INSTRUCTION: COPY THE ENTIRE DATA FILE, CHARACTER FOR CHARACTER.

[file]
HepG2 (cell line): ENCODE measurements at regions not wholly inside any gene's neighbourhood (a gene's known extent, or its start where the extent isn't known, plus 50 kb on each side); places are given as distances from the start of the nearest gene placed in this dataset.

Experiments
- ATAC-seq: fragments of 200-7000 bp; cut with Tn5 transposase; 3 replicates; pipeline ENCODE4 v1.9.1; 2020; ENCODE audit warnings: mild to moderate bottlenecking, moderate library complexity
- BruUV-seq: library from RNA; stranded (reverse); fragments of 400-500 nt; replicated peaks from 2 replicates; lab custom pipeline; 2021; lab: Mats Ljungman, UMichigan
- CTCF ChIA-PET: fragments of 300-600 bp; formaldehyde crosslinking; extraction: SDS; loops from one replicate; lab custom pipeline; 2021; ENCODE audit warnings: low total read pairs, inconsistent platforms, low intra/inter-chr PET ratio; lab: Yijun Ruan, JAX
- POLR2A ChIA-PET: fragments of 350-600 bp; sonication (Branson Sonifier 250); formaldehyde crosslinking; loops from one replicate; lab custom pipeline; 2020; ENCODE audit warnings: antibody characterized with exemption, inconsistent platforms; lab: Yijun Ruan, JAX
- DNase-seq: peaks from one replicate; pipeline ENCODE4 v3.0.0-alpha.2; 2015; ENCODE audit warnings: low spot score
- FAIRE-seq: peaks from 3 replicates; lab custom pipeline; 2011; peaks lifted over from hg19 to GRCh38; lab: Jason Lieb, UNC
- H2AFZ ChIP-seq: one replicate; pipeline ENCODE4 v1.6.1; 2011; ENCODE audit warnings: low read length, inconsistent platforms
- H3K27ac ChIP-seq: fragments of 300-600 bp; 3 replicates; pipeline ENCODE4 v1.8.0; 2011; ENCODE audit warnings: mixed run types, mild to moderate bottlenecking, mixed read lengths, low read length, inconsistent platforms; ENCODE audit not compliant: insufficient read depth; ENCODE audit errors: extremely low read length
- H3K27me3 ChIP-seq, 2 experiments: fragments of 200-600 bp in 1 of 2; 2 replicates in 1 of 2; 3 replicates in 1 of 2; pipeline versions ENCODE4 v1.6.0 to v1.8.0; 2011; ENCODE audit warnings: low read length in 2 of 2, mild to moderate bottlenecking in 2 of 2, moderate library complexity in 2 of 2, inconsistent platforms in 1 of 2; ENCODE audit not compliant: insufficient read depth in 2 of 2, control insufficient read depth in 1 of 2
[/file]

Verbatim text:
HepG2 (cell line): ENCODE measurements at regions not wholly inside any gene's neighbourhood (a gene's known extent, or its start where the extent isn't known, plus 50 kb on each side); places are given as distances from the start of the nearest gene placed in this dataset.

Experiments
- ATAC-seq: fragments of 200-7000 bp; cut with Tn5 transposase; 3 replicates; pipeline ENCODE4 v1.9.1; 2020; ENCODE audit warnings: mild to moderate bottlenecking, moderate library complexity
- BruUV-seq: library from RNA; stranded (reverse); fragments of 400-500 nt; replicated peaks from 2 replicates; lab custom pipeline; 2021; lab: Mats Ljungman, UMichigan
- CTCF ChIA-PET: fragments of 300-600 bp; formaldehyde crosslinking; extraction: SDS; loops from one replicate; lab custom pipeline; 2021; ENCODE audit warnings: low total read pairs, inconsistent platforms, low intra/inter-chr PET ratio; lab: Yijun Ruan, JAX
- POLR2A ChIA-PET: fragments of 350-600 bp; sonication (Branson Sonifier 250); formaldehyde crosslinking; loops from one replicate; lab custom pipeline; 2020; ENCODE audit warnings: antibody characterized with exemption, inconsistent platforms; lab: Yijun Ruan, JAX
- DNase-seq: peaks from one replicate; pipeline ENCODE4 v3.0.0-alpha.2; 2015; ENCODE audit warnings: low spot score
- FAIRE-seq: peaks from 3 replicates; lab custom pipeline; 2011; peaks lifted over from hg19 to GRCh38; lab: Jason Lieb, UNC
- H2AFZ ChIP-seq: one replicate; pipeline ENCODE4 v1.6.1; 2011; ENCODE audit warnings: low read length, inconsistent platforms
- H3K27ac ChIP-seq: fragments of 300-600 bp; 3 replicates; pipeline ENCODE4 v1.8.0; 2011; ENCODE audit warnings: mixed run types, mild to moderate bottlenecking, mixed read lengths, low read length, inconsistent platforms; ENCODE audit not compliant: insufficient read depth; ENCODE audit errors: extremely low read length
- H3K27me3 ChIP-seq, 2 experiments: fragments of 200-600 bp in 1 of 2; 2 replicates in 1 of 2; 3 replicates in 1 of 2; pipeline versions ENCODE4 v1.6.0 to v1.8.0; 2011; ENCODE audit warnings: low read length in 2 of 2, mild to moderate bottlenecking in 2 of 2, moderate library complexity in 2 of 2, inconsistent platforms in 1 of 2; ENCODE audit not compliant: insufficient read depth in 2 of 2, control insufficient read depth in 1 of 2